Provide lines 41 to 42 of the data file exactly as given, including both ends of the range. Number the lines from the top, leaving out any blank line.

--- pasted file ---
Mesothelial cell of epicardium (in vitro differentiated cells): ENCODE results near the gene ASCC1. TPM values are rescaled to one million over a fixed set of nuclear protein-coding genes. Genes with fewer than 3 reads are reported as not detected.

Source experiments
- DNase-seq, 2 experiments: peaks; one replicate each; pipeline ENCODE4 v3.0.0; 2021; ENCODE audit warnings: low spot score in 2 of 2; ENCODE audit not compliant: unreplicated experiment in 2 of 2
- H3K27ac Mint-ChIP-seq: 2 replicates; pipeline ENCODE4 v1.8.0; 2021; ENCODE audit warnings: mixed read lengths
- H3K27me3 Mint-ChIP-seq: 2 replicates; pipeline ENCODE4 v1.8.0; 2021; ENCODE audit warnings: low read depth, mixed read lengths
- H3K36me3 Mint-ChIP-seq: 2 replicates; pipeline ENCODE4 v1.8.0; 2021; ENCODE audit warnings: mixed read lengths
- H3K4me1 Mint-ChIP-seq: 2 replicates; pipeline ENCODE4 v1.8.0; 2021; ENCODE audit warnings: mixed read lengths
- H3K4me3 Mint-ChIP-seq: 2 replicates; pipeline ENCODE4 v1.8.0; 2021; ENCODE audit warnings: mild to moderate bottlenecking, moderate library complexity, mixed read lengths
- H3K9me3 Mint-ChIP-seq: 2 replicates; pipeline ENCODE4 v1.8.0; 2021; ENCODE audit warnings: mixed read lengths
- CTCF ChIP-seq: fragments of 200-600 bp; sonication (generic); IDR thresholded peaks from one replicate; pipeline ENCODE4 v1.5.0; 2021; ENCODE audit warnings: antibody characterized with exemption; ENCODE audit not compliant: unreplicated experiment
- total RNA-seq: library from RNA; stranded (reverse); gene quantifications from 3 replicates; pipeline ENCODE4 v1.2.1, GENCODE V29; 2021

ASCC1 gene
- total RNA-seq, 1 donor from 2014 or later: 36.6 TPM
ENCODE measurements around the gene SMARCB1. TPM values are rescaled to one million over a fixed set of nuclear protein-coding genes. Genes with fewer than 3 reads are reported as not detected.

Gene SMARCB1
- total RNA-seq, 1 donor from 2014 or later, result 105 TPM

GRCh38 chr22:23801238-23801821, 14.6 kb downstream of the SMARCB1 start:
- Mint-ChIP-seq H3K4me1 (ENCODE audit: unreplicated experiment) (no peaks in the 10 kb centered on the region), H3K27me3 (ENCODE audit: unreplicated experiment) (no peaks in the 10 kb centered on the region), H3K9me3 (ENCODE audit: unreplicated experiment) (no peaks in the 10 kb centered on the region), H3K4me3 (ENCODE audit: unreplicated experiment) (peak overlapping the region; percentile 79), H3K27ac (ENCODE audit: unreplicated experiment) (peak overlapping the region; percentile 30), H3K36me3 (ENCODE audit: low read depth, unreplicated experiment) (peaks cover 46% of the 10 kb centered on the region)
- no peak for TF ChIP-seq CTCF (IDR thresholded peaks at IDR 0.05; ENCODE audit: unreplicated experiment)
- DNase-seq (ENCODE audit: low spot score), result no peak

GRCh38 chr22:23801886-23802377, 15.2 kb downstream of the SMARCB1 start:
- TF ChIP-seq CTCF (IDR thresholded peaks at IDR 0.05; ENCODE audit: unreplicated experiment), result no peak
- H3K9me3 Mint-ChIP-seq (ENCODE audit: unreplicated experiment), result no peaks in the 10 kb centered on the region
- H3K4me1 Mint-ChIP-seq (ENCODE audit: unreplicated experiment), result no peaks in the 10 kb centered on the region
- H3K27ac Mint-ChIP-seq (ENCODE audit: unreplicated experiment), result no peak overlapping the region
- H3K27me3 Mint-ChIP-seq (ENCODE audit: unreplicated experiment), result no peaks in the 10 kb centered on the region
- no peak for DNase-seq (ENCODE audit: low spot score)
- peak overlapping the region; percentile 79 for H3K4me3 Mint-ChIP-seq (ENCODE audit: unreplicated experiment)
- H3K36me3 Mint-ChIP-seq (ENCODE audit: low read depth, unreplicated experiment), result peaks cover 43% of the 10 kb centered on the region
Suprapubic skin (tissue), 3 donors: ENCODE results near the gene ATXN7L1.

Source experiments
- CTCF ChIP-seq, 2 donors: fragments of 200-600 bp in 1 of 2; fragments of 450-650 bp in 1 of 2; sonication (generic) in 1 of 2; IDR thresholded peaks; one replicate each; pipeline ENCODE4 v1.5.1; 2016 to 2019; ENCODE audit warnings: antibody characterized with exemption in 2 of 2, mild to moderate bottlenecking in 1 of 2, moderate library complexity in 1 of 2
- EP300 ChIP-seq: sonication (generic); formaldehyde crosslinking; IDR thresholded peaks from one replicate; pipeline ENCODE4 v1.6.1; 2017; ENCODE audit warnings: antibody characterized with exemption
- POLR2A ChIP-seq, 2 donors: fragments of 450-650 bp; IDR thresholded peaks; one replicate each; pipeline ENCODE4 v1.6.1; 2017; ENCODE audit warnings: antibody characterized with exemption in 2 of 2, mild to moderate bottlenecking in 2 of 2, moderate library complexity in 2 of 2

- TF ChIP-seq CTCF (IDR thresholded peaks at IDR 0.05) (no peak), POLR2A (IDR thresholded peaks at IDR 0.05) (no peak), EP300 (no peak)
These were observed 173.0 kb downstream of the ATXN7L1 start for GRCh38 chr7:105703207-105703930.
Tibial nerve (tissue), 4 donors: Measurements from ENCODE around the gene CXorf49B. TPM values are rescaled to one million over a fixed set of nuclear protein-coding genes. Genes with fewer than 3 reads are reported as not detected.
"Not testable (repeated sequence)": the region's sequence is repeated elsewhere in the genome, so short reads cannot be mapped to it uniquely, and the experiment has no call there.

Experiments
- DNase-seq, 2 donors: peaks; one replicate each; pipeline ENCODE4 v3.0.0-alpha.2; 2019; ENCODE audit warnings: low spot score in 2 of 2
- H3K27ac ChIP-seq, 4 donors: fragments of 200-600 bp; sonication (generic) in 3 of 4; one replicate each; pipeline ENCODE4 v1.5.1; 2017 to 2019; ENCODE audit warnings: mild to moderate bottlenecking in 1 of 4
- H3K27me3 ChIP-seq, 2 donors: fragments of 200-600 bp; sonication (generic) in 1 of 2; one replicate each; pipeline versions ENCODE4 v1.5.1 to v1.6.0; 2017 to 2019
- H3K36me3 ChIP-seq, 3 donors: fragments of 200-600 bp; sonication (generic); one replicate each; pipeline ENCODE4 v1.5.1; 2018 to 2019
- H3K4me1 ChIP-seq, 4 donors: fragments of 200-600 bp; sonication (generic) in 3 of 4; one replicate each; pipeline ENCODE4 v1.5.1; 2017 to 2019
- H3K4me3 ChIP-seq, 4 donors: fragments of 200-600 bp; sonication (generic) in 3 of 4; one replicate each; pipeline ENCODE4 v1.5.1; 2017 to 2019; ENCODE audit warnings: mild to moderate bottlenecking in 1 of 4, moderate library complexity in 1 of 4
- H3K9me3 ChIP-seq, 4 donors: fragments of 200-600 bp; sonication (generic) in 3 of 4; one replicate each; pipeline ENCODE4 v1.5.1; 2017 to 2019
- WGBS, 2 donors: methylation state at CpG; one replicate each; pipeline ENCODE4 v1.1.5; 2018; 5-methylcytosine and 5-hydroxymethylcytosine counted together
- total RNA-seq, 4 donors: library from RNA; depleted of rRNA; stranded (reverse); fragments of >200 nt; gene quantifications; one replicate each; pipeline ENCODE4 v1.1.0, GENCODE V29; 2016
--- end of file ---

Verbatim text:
- H3K27ac ChIP-seq, 4 donors: fragments of 200-600 bp; sonication (generic) in 3 of 4; one replicate each; pipeline ENCODE4 v1.5.1; 2017 to 2019; ENCODE audit warnings: mild to moderate bottlenecking in 1 of 4
- H3K27me3 ChIP-seq, 2 donors: fragments of 200-600 bp; sonication (generic) in 1 of 2; one replicate each; pipeline versions ENCODE4 v1.5.1 to v1.6.0; 2017 to 2019